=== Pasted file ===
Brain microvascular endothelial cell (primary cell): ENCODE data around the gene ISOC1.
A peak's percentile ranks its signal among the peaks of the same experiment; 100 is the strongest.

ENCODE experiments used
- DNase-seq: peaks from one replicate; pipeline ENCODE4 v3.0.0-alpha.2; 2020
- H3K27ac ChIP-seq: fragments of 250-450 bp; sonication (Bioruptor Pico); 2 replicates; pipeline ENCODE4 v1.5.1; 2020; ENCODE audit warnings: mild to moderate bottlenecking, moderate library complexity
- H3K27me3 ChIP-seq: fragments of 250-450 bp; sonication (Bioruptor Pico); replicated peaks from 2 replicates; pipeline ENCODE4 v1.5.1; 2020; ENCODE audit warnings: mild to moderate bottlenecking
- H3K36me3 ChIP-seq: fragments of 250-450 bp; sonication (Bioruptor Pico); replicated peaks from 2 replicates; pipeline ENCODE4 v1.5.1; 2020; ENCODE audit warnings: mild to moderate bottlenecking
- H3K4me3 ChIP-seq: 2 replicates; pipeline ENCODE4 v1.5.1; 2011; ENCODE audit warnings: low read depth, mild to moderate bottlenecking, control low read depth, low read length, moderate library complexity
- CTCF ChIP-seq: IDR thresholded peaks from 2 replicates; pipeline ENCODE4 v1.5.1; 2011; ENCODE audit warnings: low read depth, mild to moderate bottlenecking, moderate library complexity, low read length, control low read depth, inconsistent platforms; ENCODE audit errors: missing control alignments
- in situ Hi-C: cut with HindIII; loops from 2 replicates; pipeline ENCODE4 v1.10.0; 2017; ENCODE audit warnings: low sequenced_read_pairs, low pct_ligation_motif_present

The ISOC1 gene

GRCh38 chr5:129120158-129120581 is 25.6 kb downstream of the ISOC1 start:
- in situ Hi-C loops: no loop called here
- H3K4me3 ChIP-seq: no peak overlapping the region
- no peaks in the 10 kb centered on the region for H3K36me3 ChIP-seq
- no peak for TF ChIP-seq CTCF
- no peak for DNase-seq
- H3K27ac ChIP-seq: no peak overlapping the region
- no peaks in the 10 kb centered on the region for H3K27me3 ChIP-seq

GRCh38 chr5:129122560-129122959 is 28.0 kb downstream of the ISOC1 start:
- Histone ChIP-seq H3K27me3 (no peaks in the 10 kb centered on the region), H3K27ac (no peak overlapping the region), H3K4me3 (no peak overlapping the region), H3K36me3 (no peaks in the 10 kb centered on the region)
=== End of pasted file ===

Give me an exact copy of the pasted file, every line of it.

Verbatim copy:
Brain microvascular endothelial cell (primary cell): ENCODE data around the gene ISOC1.
A peak's percentile ranks its signal among the peaks of the same experiment; 100 is the strongest.

ENCODE experiments used
- DNase-seq: peaks from one replicate; pipeline ENCODE4 v3.0.0-alpha.2; 2020
- H3K27ac ChIP-seq: fragments of 250-450 bp; sonication (Bioruptor Pico); 2 replicates; pipeline ENCODE4 v1.5.1; 2020; ENCODE audit warnings: mild to moderate bottlenecking, moderate library complexity
- H3K27me3 ChIP-seq: fragments of 250-450 bp; sonication (Bioruptor Pico); replicated peaks from 2 replicates; pipeline ENCODE4 v1.5.1; 2020; ENCODE audit warnings: mild to moderate bottlenecking
- H3K36me3 ChIP-seq: fragments of 250-450 bp; sonication (Bioruptor Pico); replicated peaks from 2 replicates; pipeline ENCODE4 v1.5.1; 2020; ENCODE audit warnings: mild to moderate bottlenecking
- H3K4me3 ChIP-seq: 2 replicates; pipeline ENCODE4 v1.5.1; 2011; ENCODE audit warnings: low read depth, mild to moderate bottlenecking, control low read depth, low read length, moderate library complexity
- CTCF ChIP-seq: IDR thresholded peaks from 2 replicates; pipeline ENCODE4 v1.5.1; 2011; ENCODE audit warnings: low read depth, mild to moderate bottlenecking, moderate library complexity, low read length, control low read depth, inconsistent platforms; ENCODE audit errors: missing control alignments
- in situ Hi-C: cut with HindIII; loops from 2 replicates; pipeline ENCODE4 v1.10.0; 2017; ENCODE audit warnings: low sequenced_read_pairs, low pct_ligation_motif_present

The ISOC1 gene

GRCh38 chr5:129120158-129120581 is 25.6 kb downstream of the ISOC1 start:
- in situ Hi-C loops: no loop called here
- H3K4me3 ChIP-seq: no peak overlapping the region
- no peaks in the 10 kb centered on the region for H3K36me3 ChIP-seq
- no peak for TF ChIP-seq CTCF
- no peak for DNase-seq
- H3K27ac ChIP-seq: no peak overlapping the region
- no peaks in the 10 kb centered on the region for H3K27me3 ChIP-seq

GRCh38 chr5:129122560-129122959 is 28.0 kb downstream of the ISOC1 start:
- Histone ChIP-seq H3K27me3 (no peaks in the 10 kb centered on the region), H3K27ac (no peak overlapping the region), H3K4me3 (no peak overlapping the region), H3K36me3 (no peaks in the 10 kb centered on the region)